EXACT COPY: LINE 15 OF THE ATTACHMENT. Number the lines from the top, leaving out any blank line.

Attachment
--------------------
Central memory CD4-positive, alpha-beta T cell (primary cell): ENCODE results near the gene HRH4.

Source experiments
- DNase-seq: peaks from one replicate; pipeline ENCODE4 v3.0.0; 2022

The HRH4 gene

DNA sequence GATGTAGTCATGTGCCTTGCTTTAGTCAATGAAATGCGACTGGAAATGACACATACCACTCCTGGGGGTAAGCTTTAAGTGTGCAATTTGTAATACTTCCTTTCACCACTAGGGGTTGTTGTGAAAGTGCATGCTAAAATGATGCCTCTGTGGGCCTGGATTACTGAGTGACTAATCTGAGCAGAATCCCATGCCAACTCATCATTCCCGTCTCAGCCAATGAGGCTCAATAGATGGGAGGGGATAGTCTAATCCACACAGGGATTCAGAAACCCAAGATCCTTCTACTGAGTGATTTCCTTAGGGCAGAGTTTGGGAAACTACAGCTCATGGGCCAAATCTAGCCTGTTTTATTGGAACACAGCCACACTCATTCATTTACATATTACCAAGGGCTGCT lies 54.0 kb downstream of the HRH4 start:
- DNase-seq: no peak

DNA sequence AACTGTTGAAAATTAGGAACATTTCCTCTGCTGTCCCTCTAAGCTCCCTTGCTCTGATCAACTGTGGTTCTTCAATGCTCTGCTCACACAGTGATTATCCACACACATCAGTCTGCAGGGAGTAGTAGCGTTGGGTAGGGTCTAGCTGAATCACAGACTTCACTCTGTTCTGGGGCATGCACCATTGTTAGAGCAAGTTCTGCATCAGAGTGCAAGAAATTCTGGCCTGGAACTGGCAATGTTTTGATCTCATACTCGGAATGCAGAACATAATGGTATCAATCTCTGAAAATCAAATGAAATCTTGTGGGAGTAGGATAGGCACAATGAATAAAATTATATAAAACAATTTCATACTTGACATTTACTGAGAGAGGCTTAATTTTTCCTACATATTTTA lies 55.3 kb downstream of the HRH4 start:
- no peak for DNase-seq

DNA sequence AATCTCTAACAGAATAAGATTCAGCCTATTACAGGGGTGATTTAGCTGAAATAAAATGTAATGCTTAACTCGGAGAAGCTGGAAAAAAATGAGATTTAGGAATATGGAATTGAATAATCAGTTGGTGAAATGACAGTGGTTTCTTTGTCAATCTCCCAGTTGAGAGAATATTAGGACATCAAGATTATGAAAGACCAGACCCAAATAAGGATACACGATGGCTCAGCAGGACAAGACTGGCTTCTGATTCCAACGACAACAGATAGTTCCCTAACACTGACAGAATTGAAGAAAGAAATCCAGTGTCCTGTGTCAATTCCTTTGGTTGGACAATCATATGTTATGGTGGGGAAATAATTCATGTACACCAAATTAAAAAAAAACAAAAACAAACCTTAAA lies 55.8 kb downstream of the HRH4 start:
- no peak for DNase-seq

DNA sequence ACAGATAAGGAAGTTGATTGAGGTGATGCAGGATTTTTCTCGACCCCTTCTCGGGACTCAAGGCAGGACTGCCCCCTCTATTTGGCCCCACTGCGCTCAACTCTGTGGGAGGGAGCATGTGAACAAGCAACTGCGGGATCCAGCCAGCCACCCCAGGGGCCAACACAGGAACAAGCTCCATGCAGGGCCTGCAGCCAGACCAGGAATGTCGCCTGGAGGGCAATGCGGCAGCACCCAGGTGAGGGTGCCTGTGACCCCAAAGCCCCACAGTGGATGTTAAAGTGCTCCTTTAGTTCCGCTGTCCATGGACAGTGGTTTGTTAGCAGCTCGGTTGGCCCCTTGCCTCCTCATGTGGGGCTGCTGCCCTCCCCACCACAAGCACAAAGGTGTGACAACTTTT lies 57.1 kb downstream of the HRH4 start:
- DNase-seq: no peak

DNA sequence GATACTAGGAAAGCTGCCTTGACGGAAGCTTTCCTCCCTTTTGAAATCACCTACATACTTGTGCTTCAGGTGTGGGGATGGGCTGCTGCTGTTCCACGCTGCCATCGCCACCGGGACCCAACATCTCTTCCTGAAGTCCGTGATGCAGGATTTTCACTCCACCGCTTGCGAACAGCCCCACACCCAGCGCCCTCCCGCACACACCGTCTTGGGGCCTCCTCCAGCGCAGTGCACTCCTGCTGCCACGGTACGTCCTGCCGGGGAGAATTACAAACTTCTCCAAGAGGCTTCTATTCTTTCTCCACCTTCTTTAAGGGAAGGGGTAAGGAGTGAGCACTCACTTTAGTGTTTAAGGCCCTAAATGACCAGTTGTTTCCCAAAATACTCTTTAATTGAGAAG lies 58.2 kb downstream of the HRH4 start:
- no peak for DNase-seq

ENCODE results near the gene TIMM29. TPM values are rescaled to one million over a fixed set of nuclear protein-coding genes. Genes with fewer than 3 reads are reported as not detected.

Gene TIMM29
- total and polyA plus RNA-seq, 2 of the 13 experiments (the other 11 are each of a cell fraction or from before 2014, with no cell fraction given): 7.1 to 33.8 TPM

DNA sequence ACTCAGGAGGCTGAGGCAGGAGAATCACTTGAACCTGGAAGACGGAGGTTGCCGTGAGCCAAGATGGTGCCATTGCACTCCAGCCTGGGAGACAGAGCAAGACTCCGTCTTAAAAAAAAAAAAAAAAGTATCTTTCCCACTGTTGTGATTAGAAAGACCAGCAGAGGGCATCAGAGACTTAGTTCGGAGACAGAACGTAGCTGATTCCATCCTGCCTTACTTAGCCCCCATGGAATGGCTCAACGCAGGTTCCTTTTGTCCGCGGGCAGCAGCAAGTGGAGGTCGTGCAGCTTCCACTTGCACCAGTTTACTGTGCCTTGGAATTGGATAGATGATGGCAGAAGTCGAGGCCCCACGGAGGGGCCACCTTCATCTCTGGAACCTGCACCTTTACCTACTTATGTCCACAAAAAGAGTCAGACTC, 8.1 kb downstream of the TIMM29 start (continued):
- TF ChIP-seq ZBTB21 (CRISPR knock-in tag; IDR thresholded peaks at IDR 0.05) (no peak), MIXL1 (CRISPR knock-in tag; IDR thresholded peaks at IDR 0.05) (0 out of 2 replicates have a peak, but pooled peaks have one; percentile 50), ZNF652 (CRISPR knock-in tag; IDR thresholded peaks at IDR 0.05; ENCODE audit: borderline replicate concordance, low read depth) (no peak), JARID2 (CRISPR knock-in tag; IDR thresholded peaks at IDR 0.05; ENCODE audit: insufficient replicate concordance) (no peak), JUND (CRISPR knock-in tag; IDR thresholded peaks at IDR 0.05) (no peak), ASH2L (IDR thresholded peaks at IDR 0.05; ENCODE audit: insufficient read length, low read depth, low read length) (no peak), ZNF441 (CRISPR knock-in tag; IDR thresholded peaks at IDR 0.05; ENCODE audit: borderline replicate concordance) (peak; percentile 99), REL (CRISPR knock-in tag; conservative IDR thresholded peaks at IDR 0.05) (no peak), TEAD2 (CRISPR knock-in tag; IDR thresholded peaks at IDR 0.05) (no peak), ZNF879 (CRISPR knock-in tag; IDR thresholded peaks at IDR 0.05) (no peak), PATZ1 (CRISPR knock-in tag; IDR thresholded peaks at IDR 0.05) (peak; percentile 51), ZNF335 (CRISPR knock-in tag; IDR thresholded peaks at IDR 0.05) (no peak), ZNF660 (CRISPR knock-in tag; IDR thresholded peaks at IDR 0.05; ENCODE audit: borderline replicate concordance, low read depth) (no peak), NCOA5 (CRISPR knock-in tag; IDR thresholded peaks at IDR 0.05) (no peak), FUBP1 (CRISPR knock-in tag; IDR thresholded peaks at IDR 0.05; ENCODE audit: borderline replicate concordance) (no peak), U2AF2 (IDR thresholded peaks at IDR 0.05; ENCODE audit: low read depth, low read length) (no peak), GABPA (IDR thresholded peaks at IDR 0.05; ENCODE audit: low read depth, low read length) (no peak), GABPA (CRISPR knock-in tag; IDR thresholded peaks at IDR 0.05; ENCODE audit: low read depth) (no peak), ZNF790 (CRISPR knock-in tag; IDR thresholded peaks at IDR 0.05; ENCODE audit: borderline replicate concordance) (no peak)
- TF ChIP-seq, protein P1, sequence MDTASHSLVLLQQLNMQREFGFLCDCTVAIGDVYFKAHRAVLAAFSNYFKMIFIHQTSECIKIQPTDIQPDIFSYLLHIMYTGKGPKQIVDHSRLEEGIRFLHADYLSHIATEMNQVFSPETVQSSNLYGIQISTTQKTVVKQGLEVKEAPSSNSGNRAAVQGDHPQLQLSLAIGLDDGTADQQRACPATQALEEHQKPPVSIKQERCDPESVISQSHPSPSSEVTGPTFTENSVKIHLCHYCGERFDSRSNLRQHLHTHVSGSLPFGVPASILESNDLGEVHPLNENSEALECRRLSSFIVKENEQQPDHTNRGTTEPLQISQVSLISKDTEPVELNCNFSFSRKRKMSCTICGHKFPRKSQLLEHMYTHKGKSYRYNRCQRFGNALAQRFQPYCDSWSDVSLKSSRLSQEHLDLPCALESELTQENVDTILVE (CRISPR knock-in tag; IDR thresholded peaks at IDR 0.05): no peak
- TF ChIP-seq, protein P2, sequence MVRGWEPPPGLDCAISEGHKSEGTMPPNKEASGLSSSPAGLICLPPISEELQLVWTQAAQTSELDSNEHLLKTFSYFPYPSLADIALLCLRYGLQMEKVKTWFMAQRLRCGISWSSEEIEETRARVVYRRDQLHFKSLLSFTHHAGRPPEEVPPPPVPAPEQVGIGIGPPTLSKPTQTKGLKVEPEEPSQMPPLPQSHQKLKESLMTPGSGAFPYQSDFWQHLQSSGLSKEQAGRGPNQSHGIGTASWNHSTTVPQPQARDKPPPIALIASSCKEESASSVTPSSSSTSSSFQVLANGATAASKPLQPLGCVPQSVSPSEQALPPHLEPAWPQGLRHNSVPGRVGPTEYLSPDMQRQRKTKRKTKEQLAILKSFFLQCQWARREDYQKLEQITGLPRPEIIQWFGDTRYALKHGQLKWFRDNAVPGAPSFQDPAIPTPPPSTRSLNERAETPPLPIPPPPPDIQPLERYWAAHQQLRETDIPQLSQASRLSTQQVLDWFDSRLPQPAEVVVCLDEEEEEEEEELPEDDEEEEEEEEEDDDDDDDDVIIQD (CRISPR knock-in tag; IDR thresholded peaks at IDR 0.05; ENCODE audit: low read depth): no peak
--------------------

ENCODE results near the gene TIMM29. TPM values are rescaled to one million over a fixed set of nuclear protein-coding genes. Genes with fewer than 3 reads are reported as not detected.